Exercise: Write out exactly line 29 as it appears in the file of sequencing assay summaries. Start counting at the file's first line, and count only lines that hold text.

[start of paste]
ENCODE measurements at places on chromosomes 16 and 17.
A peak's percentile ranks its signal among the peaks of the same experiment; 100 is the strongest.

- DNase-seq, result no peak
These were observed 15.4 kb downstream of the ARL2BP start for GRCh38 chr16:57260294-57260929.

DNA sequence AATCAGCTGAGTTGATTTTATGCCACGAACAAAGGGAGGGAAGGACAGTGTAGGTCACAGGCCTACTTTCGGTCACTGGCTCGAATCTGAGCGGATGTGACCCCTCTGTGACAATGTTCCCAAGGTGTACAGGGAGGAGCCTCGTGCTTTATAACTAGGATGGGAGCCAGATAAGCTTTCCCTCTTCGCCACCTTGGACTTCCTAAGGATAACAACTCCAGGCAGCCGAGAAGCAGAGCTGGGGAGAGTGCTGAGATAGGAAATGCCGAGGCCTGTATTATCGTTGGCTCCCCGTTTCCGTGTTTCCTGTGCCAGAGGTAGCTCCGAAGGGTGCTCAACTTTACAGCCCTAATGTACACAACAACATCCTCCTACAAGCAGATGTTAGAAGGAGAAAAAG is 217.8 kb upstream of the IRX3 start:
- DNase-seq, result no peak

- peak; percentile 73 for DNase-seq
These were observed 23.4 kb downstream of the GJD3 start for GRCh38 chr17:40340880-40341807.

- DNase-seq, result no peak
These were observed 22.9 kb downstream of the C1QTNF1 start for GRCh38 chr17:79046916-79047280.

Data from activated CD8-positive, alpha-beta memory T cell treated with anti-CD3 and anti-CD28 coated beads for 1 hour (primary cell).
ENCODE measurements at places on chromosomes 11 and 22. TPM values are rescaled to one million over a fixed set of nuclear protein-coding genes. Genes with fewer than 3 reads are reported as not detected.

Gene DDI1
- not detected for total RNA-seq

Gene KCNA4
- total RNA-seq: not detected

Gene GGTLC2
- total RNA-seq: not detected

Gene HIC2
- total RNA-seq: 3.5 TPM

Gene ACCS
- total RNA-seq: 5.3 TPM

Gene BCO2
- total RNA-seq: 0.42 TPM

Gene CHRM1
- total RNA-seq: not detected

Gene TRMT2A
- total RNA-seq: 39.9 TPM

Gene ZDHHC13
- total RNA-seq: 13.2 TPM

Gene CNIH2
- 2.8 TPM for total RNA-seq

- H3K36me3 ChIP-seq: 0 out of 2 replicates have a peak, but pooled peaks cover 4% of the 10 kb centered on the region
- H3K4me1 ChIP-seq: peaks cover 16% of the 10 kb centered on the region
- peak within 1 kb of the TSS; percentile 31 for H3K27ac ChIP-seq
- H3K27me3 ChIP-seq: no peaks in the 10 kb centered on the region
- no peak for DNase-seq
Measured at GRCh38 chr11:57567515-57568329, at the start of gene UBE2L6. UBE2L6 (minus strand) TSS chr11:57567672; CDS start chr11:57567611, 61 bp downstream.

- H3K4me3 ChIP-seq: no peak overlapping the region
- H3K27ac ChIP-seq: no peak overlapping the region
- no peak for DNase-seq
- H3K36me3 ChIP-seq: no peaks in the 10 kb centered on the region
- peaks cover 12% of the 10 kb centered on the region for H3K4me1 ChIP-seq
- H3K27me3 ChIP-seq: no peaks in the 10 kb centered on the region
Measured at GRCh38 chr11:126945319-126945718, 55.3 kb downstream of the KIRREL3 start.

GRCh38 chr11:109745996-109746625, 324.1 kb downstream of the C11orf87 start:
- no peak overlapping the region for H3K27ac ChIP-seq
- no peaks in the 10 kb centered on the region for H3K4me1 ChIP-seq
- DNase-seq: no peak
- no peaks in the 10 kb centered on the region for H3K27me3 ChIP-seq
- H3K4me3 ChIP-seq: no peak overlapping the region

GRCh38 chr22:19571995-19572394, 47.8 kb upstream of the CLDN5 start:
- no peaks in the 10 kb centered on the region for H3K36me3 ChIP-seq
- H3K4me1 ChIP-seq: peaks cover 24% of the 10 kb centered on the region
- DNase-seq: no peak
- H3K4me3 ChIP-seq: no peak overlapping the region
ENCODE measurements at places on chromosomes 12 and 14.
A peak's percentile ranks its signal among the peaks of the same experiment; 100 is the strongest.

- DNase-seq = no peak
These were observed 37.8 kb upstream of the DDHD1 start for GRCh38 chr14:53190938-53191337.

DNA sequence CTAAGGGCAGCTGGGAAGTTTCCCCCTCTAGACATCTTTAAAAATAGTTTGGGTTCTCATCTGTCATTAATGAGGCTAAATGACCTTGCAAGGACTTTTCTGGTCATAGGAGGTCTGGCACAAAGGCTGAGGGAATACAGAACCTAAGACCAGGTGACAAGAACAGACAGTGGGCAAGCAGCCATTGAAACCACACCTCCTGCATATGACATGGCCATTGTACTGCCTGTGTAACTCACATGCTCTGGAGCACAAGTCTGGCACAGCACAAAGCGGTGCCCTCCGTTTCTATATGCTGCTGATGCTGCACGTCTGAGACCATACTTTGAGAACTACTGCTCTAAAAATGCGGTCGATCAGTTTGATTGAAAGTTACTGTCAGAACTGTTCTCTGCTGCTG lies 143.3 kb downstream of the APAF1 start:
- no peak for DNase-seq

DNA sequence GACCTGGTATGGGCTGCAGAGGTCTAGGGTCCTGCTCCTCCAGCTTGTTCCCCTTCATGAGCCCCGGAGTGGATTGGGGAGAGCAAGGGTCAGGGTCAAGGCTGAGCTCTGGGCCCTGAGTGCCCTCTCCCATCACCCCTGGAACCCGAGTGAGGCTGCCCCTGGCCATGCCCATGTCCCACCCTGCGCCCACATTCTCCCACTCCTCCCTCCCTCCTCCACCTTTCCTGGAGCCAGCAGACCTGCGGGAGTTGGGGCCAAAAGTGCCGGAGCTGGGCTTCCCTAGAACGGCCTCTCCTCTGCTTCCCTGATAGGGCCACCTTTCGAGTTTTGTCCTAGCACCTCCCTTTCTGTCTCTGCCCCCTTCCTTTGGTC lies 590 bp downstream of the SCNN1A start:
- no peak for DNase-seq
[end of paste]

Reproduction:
Gene ZDHHC13